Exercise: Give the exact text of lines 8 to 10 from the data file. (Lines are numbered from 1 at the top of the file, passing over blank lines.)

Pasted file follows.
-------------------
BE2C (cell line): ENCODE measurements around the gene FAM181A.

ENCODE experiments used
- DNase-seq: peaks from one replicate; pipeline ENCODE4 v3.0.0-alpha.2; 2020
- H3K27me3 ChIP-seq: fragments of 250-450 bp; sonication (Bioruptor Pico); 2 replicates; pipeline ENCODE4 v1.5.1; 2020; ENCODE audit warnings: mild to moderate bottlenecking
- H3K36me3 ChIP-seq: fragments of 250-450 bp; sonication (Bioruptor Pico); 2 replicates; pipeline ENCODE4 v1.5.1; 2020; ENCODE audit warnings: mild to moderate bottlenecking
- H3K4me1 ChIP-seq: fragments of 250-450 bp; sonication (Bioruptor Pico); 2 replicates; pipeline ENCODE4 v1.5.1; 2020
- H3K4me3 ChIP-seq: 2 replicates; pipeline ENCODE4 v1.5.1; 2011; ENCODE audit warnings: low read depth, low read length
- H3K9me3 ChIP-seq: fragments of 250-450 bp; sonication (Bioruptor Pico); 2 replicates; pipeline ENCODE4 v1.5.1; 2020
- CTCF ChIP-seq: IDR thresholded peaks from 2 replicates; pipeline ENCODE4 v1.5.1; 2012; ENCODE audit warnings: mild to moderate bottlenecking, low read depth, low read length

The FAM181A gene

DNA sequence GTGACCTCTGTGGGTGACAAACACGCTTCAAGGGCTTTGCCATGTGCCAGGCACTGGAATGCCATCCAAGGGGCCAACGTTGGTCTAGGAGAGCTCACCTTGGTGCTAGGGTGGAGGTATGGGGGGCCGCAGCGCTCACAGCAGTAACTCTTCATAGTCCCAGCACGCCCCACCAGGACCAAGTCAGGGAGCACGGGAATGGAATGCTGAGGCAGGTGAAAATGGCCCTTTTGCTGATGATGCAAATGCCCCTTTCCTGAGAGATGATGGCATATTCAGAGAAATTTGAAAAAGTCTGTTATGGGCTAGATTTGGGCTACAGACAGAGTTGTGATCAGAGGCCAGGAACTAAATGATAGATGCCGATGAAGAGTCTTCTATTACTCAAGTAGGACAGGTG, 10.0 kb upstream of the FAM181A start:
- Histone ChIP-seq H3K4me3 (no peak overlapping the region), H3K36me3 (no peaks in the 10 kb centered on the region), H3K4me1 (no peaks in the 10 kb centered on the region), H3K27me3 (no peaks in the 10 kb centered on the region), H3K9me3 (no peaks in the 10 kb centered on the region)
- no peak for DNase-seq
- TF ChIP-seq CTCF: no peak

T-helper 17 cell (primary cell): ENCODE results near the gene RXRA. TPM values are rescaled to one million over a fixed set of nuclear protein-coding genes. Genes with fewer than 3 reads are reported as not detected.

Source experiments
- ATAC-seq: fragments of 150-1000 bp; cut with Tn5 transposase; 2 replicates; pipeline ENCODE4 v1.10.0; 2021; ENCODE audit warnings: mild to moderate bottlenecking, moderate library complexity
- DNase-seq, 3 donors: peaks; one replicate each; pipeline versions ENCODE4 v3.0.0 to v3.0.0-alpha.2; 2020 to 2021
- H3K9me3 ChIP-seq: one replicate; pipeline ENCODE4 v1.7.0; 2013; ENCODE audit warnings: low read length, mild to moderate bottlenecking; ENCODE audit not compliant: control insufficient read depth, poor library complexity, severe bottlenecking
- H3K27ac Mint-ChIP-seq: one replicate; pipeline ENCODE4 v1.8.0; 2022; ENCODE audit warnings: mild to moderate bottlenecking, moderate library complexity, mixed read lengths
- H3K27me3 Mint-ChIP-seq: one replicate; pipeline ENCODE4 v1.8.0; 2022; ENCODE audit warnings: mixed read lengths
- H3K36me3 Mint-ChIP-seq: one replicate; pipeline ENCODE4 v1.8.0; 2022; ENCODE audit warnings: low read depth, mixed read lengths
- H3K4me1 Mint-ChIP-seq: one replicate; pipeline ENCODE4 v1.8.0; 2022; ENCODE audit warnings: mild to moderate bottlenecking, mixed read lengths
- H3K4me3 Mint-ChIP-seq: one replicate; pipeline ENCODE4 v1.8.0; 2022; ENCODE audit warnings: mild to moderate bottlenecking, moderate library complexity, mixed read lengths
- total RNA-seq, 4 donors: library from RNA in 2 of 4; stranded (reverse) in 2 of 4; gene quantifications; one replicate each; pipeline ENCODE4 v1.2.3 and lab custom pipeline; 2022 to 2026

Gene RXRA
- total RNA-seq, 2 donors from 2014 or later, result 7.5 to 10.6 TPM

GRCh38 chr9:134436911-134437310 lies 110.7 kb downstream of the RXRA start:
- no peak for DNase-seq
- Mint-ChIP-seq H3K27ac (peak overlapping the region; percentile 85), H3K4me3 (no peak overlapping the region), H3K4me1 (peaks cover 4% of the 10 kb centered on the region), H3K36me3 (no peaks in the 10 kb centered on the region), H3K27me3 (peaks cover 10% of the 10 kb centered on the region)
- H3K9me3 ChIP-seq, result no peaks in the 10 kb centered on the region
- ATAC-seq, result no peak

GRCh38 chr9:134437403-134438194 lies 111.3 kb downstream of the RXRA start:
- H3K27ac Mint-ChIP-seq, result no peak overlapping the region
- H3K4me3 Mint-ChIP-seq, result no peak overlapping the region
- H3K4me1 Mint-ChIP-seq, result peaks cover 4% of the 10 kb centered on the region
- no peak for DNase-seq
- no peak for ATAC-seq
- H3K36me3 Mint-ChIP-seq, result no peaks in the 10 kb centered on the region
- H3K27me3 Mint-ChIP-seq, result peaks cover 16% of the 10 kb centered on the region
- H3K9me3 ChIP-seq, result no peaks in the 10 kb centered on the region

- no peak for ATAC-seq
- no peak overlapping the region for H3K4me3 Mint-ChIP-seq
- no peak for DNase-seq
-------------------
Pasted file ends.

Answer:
- H3K9me3 ChIP-seq: fragments of 250-450 bp; sonication (Bioruptor Pico); 2 replicates; pipeline ENCODE4 v1.5.1; 2020
- CTCF ChIP-seq: IDR thresholded peaks from 2 replicates; pipeline ENCODE4 v1.5.1; 2012; ENCODE audit warnings: mild to moderate bottlenecking, low read depth, low read length

The FAM181A gene